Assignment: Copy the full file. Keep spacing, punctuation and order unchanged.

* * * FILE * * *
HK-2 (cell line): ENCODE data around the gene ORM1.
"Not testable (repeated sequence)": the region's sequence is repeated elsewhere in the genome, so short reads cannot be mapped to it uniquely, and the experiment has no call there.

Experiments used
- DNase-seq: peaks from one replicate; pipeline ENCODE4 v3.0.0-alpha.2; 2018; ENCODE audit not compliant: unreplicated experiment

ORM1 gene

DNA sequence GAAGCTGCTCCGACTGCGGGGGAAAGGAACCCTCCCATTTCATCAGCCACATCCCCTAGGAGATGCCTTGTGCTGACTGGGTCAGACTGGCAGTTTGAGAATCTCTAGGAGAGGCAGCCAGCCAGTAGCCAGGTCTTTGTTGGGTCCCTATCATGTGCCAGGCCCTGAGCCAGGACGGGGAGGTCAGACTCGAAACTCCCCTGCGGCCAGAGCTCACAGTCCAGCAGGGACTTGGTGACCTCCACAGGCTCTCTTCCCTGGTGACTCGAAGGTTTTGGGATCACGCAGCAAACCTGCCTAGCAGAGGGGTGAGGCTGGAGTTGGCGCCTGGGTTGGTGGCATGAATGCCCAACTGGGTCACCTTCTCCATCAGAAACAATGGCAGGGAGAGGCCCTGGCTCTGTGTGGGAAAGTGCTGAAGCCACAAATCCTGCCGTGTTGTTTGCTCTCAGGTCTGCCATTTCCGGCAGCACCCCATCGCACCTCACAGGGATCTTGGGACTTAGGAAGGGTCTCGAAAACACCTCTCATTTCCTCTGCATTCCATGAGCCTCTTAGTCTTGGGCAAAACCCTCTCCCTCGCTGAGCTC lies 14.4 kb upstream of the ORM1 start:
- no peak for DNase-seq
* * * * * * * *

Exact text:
HK-2 (cell line): ENCODE data around the gene ORM1.
"Not testable (repeated sequence)": the region's sequence is repeated elsewhere in the genome, so short reads cannot be mapped to it uniquely, and the experiment has no call there.

Experiments used
- DNase-seq: peaks from one replicate; pipeline ENCODE4 v3.0.0-alpha.2; 2018; ENCODE audit not compliant: unreplicated experiment

ORM1 gene

DNA sequence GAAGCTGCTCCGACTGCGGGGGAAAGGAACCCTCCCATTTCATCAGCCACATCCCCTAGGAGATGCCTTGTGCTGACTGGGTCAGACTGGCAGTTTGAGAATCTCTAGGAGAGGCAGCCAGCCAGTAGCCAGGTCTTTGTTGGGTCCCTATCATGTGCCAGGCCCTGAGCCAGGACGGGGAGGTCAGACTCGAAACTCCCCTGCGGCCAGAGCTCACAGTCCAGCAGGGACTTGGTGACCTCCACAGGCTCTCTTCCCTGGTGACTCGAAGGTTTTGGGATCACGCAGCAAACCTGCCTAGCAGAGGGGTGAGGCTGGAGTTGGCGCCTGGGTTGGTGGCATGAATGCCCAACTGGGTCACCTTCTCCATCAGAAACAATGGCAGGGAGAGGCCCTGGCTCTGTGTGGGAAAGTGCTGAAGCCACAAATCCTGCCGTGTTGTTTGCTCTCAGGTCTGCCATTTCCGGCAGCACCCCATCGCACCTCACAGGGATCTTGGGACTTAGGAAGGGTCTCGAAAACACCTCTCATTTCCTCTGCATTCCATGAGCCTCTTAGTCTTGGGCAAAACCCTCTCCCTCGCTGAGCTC lies 14.4 kb upstream of the ORM1 start:
- no peak for DNase-seq